SLAVE LABOR: Yesterday's hearing confirmed the serious abuses that have been reported for nearly two years. Because of the U.S. refusal to employ Iraqis inside the Green Zone, "most of the laborers were from such countries as India, Pakistan, Nepal, Sri Lanka, the Philippines and Sierra Leone, the committee was told." FK lied to the workers, as "all of our tickets said we were going to Dubai," testified an embassy technician, "adding that an FK manager instructed him not to tell any of the Filipinos that they were going to Baghdad." Rory Mayberry, a former subcontract employee of the FK, told the Committee yesterday: "Let me spell it out clearly: I believe these men were kidnapped by First Kuwaiti to work at the U.S. Embassy." One worker signed up be a "telephone repair man," and when workers discovered they were headed to Baghdad en route, an FK manager waved an MP5 gun in the air to "settle down" the employees. In Baghdad, workers toiled for 12 hours a day, seven days a week, and for as little as $10 a day, according to John Owens, former FK manager. If a construction worker needed new shoes or gloves, he was told "No, do with what you have" by FK managers, Owens testified. "When drinking water was scarce in the blistering heat, coolers were filled on the banks of the Tigris, a river rife with waterborne disease, sewage and sometimes floating bodies."

(See their site for embedded links and more details about the controversial embassy.)

Here's more testimony about the abuse meted out by First Kuwaiti personnel against the labourers:

Transcripts of the testimony are available on the House Oversight and Government Reform committee's site.

These appalling conditions are not new, as CorpWatch reported on them back in 2005 and 2006. Yet obviously nothing has been done to address the abuses since they first came to light.

This was the State department's response standard denial on Thursday:

Howard J. Krongard, the State Department inspector general, strongly disputed the allegations in a subsequent session of the hearing. He testified that a "limited review" he conducted and inquiries by the inspector general of the U.S.-led military force in Iraq did not substantiate the abuse claims.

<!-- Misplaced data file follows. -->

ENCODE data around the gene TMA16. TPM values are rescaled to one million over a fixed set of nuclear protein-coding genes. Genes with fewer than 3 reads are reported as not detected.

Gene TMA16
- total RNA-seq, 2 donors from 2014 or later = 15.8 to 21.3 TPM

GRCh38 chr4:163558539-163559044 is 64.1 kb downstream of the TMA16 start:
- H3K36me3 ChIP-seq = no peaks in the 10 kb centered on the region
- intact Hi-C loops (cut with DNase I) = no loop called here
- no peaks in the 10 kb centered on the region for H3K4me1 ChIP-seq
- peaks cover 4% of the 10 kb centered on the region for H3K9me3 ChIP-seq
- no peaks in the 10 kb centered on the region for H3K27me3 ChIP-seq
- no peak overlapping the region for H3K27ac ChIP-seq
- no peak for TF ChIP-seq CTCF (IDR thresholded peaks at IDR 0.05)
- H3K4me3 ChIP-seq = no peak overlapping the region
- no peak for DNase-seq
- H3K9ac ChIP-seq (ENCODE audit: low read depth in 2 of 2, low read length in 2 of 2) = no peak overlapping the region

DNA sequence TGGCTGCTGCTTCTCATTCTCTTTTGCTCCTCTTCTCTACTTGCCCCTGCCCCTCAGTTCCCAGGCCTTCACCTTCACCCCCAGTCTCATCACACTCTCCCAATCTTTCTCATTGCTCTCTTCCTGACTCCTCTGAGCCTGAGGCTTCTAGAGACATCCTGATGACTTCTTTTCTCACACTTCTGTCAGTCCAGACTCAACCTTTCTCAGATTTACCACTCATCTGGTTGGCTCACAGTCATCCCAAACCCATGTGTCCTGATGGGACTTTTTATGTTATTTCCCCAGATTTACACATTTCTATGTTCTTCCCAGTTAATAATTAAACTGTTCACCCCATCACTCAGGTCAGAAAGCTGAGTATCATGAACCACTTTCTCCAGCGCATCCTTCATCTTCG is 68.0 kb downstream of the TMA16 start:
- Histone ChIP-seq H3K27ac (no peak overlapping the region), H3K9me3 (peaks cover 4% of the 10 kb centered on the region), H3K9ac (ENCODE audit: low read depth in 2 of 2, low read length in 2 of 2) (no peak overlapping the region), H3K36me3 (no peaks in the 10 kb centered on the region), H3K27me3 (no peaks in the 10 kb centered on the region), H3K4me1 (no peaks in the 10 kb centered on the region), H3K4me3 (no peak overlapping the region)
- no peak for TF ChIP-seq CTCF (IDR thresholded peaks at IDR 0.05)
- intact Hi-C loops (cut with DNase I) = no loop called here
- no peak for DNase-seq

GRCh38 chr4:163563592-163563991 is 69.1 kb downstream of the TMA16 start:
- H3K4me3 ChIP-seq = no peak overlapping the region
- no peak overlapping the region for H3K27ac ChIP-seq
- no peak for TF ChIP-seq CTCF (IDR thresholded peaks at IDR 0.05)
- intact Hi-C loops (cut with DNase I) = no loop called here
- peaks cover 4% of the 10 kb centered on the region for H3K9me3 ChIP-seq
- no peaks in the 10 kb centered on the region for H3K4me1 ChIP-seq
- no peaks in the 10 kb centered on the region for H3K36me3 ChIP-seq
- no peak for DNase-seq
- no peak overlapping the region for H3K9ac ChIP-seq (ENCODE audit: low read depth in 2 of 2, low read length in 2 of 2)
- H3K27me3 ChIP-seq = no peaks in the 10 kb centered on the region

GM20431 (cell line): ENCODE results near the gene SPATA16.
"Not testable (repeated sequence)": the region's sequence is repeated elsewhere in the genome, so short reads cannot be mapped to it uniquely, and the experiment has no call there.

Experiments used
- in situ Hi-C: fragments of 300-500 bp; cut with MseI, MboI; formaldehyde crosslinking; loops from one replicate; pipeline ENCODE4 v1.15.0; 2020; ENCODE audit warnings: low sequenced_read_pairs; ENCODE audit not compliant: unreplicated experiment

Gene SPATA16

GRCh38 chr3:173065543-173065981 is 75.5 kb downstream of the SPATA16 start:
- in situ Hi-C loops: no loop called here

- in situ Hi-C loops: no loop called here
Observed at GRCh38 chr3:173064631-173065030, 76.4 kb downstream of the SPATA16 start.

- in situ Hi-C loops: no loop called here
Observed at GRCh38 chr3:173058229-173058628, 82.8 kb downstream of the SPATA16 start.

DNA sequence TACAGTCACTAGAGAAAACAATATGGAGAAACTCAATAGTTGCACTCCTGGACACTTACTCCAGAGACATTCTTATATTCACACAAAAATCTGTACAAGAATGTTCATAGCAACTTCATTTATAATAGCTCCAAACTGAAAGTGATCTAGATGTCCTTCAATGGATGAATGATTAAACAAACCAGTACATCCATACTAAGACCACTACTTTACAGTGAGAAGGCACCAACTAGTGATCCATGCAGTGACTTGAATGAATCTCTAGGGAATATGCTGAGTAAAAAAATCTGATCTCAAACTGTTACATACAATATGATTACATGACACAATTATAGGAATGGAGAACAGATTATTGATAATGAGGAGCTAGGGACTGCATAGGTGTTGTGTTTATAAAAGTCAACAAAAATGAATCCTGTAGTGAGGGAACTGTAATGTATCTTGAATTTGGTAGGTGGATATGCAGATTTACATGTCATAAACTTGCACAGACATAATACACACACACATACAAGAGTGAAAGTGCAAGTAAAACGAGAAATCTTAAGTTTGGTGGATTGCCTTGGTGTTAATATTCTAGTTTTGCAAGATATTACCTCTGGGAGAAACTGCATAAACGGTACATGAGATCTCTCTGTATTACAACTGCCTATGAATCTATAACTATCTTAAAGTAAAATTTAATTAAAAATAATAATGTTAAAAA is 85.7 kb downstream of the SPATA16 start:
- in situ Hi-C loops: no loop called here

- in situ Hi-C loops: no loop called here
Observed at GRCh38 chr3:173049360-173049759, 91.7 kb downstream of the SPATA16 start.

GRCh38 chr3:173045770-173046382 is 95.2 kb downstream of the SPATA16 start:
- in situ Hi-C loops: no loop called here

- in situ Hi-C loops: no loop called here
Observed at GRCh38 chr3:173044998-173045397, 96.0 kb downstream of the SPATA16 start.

"Nothing came to our attention that caused us to believe that trafficking-in-persons violations" or other serious abuses "occurred at the construction workers' camp at the new embassy compound," Krongard said.

His "limited review" probably consisted of a quick phone call to First Kuwaiti. And we already know that the US military denies everything unseemly.

Colonialism - alive and well and on the march in Iraq.

Write Your Own Caption

Here's the caption from the White House site:

Runners Karen Dickerson of Springfield, Va., and Qiao Meili of Shanghai, China, hold up the lit torch during a Special Olympics Global Law Enforcement Torch Run Ceremony Thursday, July 26, 2007, in the Rose Garden. White House photo by Joyce N. Boghosian

Here's mine:

Bush: "My hairs is on fire!!"

Thursday, July 26, 2007

Random News & Views Roundup

- If you're Alberto Gonzales, you know you're in trouble when the FBI director contradicts your sworn testimony.

- Pat Tillman's mother has long thought he may have been murdered. New details published by the AP may help boost that claim. After all, you really have to wonder why the White House would use executive privilege to block the release of the relevant documents it has in this case which has been repeatedly spun by Bush's operatives.

- Karl Rove subpoenaed. I'd rather see the headline, "Karl Rove Convicted", but that will do for now.

- Remember Weibo Ludwig? He's ba-ack. Most retirees take up golfing or gardening. I'm just sayin'.

- Is that bottled water you're buying just expensive tap water? In some cases, yes.

- Reefer madness. It's real. But the movie was still hilariously bad.

- John Pilger: How Truth Slips Down the Memory Hole.